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Demo Now Visually Shareable

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Navyman

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My last post, check it out, talked about the process leading to the creation of Battleline's Demo. Now 12 days into the Demo's development it has finally arrived at a point where, I believe, it is visually shareable.
The included Screenshot is of a game during the player's side of turn 6. The graphics are ALL placeholders with the white blocks being the target of future art assets. While I could talk about all of the things going on in the displayed image, I believe fellow developers would like to hear about some learning points that came up along the route to this point.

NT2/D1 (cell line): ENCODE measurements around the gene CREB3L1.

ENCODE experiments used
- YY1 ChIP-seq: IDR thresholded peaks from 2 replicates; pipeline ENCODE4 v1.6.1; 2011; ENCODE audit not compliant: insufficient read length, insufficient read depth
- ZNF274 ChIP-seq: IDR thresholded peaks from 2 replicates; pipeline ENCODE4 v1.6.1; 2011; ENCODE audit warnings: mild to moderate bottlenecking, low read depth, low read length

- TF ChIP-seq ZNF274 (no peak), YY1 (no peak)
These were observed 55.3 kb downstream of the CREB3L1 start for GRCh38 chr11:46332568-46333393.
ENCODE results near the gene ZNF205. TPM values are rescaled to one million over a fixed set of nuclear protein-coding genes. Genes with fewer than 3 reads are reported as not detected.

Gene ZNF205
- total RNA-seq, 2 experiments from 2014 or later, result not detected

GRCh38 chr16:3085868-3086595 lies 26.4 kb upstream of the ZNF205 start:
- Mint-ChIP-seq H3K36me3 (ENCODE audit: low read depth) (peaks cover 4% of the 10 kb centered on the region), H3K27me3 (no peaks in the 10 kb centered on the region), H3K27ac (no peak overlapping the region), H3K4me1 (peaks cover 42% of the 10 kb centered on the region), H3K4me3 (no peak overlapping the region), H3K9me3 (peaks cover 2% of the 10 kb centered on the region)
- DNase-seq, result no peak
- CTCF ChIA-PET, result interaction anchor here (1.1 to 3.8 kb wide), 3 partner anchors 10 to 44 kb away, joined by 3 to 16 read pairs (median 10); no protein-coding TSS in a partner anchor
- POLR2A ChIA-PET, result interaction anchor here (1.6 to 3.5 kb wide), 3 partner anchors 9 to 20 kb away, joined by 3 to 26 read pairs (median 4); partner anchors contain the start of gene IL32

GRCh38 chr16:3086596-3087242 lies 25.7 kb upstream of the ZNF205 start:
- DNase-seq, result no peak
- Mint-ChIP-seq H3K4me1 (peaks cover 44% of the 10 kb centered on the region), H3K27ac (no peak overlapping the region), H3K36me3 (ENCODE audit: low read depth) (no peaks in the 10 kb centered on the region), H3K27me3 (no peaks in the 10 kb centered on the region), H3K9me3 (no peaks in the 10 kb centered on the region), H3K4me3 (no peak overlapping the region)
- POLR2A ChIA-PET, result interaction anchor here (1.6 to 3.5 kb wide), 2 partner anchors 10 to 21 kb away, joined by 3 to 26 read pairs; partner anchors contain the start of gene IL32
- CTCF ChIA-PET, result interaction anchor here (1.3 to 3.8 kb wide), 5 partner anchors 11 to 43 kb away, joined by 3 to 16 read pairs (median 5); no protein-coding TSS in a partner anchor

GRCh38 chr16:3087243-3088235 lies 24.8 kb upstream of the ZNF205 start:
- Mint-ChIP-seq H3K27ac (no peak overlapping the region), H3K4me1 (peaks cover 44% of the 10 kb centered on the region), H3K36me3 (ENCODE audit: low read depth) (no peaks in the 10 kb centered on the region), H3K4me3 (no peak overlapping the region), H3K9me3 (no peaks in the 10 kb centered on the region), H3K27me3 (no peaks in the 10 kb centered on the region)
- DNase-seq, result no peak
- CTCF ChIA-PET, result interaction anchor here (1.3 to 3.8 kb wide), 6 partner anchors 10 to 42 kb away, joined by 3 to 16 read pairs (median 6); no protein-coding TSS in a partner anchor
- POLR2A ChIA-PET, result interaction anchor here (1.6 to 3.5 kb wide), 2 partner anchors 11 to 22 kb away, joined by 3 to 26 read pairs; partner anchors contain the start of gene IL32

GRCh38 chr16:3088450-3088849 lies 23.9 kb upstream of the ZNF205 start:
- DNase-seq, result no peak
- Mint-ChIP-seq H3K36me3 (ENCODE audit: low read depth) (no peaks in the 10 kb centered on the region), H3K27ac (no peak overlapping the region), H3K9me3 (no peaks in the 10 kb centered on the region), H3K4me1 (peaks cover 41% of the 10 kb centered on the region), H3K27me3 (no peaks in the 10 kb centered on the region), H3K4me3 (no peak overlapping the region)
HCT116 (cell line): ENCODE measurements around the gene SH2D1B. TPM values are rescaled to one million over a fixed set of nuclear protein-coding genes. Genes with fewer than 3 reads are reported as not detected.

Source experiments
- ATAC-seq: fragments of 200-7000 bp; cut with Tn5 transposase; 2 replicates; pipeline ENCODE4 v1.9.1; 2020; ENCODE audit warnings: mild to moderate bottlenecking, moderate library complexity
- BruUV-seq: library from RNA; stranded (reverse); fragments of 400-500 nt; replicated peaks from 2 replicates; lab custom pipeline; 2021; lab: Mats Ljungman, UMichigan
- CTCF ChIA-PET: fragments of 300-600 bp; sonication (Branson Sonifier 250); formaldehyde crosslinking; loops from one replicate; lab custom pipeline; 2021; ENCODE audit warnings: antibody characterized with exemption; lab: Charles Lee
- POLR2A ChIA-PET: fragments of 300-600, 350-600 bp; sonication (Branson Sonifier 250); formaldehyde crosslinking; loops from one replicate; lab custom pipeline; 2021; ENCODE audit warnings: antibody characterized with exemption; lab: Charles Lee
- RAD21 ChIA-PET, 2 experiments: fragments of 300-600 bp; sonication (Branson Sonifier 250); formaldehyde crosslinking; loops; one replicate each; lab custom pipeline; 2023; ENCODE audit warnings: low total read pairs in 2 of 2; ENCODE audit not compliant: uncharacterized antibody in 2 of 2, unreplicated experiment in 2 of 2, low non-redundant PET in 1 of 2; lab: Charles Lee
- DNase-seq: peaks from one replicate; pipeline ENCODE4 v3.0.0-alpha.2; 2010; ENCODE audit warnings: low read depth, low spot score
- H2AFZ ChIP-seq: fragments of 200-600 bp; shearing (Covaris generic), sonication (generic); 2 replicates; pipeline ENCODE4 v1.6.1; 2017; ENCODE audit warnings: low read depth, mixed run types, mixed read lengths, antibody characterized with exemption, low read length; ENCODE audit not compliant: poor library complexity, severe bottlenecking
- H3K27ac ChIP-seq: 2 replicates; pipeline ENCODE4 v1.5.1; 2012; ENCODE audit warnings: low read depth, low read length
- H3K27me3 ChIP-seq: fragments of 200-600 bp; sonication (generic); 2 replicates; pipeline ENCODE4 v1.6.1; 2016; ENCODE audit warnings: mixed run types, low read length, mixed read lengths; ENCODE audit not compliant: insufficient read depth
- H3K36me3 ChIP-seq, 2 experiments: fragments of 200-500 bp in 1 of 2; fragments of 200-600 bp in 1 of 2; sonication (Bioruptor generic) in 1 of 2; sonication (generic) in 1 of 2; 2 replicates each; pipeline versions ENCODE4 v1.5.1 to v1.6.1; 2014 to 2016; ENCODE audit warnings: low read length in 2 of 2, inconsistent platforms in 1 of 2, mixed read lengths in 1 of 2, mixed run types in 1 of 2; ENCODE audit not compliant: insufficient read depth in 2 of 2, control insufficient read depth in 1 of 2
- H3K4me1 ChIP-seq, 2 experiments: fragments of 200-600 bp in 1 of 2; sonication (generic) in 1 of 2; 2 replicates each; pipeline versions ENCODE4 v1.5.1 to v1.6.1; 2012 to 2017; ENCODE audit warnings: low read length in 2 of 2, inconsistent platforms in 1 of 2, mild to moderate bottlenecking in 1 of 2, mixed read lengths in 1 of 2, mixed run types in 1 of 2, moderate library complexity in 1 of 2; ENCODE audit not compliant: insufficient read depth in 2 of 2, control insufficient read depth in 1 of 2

The planning period for the Demo took a full day. We, the team behind the project, have learned that it is often the case that 1 minute of planning saves 10 fold as much time in headaches and lost focus later. One point that came up a lot during the planning was the idea that images even placeholders would gate development. This did become a fact at a few points along the path to the Demo's current state. How and where the stat data for units would be stored effected more than a handful of decisions on how information would need to be handled. We were lucky that there was a cache of 300 cards to draw from for the testing. The graphic problem was a bit worst that "normal" due to the idea that the images used would have dynamic base images that would allow the demo to assemble the unit's image from data within the current game. The first version of the Token, the term we use for the unit on the battlefield, took about 6 hours. That is a lot for something that looks close to the level of MS paint. The key time saver came when we start tying more elements within the game together. A unit's stats could be changed and the image changed, not to another one from a library, but the core image. It also allowed us to play with size and spacing at an accelerated pace.